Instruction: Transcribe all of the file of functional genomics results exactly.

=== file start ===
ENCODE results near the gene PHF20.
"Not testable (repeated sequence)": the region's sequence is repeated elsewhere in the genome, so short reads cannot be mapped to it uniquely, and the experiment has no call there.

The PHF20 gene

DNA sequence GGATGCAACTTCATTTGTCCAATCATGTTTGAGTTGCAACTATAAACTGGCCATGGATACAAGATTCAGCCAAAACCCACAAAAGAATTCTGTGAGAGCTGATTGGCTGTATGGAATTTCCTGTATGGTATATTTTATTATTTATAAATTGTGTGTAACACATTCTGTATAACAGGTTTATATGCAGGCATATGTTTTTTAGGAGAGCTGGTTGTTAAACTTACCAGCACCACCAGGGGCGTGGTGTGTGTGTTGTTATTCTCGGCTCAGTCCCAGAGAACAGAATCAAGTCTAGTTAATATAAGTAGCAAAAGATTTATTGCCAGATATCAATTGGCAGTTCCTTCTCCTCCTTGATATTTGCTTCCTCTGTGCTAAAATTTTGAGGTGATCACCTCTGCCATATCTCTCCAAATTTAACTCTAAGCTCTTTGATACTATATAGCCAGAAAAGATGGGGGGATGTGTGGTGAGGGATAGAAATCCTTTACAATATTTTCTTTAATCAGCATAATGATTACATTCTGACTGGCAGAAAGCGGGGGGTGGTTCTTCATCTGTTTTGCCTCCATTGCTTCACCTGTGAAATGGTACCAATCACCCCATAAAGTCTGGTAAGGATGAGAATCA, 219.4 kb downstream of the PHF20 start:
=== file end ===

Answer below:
ENCODE results near the gene PHF20.
"Not testable (repeated sequence)": the region's sequence is repeated elsewhere in the genome, so short reads cannot be mapped to it uniquely, and the experiment has no call there.

The PHF20 gene

DNA sequence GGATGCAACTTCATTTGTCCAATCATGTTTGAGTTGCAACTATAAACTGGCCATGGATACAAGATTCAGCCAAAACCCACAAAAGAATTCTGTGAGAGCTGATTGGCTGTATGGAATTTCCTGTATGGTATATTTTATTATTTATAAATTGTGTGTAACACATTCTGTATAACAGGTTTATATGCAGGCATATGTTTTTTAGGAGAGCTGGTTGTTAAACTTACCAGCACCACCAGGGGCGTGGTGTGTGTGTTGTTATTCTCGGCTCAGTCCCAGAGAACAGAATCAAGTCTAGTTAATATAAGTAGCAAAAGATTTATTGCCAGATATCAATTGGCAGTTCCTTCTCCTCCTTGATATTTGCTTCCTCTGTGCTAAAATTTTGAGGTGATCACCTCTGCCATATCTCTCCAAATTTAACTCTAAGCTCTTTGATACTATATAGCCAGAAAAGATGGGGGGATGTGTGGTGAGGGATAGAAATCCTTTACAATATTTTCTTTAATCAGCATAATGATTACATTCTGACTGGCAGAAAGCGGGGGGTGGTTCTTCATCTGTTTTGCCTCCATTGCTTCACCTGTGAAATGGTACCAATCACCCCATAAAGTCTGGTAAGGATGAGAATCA, 219.4 kb downstream of the PHF20 start: